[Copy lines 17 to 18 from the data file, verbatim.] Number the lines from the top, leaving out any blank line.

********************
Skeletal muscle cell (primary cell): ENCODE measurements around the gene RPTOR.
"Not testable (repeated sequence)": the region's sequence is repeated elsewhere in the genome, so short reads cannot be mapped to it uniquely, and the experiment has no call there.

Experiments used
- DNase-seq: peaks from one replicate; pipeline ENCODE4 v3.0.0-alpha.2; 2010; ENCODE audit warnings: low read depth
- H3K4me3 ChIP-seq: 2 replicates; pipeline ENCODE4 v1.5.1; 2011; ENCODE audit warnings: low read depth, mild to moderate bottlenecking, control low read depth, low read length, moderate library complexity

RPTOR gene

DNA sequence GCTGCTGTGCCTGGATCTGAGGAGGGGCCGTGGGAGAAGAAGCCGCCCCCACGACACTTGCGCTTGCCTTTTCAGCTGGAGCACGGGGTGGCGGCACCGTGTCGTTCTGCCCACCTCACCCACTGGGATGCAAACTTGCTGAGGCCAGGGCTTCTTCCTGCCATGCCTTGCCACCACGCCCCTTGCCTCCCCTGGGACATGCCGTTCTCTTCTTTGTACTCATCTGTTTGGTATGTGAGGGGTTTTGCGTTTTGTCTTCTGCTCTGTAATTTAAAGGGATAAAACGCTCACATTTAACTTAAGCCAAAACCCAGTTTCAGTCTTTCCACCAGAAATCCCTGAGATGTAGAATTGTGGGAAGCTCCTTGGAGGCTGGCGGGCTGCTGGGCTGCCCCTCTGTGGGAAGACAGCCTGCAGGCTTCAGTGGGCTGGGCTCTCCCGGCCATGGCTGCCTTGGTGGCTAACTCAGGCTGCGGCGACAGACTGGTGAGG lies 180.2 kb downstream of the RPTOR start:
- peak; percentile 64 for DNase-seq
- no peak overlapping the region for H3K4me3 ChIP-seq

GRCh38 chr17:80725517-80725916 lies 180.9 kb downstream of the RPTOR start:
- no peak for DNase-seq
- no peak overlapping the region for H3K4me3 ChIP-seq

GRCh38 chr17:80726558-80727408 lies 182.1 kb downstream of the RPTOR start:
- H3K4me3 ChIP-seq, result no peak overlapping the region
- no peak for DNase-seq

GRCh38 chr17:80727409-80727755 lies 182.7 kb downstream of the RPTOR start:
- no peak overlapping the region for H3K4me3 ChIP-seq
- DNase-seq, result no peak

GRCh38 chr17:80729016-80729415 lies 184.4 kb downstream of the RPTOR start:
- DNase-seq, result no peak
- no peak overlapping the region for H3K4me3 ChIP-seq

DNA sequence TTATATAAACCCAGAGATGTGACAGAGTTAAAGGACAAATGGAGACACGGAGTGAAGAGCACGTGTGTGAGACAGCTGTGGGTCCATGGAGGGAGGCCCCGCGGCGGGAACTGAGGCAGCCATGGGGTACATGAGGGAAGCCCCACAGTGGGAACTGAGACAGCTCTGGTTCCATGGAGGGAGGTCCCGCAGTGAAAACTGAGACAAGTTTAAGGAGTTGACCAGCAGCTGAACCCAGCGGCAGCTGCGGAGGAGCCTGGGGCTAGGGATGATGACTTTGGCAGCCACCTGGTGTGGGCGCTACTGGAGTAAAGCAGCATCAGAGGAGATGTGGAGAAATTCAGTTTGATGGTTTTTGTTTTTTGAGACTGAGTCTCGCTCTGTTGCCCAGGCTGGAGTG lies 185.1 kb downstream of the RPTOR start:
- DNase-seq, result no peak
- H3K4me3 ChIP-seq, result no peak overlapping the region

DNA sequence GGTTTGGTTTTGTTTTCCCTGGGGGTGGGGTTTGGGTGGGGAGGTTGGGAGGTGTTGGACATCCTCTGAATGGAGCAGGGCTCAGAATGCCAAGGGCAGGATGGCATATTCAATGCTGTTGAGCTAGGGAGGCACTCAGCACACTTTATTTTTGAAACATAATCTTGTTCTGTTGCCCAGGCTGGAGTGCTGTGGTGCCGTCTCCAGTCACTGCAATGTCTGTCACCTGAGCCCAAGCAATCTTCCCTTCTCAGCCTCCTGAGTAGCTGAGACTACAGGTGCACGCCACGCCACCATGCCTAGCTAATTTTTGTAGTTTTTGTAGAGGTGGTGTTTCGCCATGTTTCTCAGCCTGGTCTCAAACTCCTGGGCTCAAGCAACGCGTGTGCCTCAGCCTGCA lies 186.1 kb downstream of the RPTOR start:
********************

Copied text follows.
- no peak overlapping the region for H3K4me3 ChIP-seq
- DNase-seq, result no peak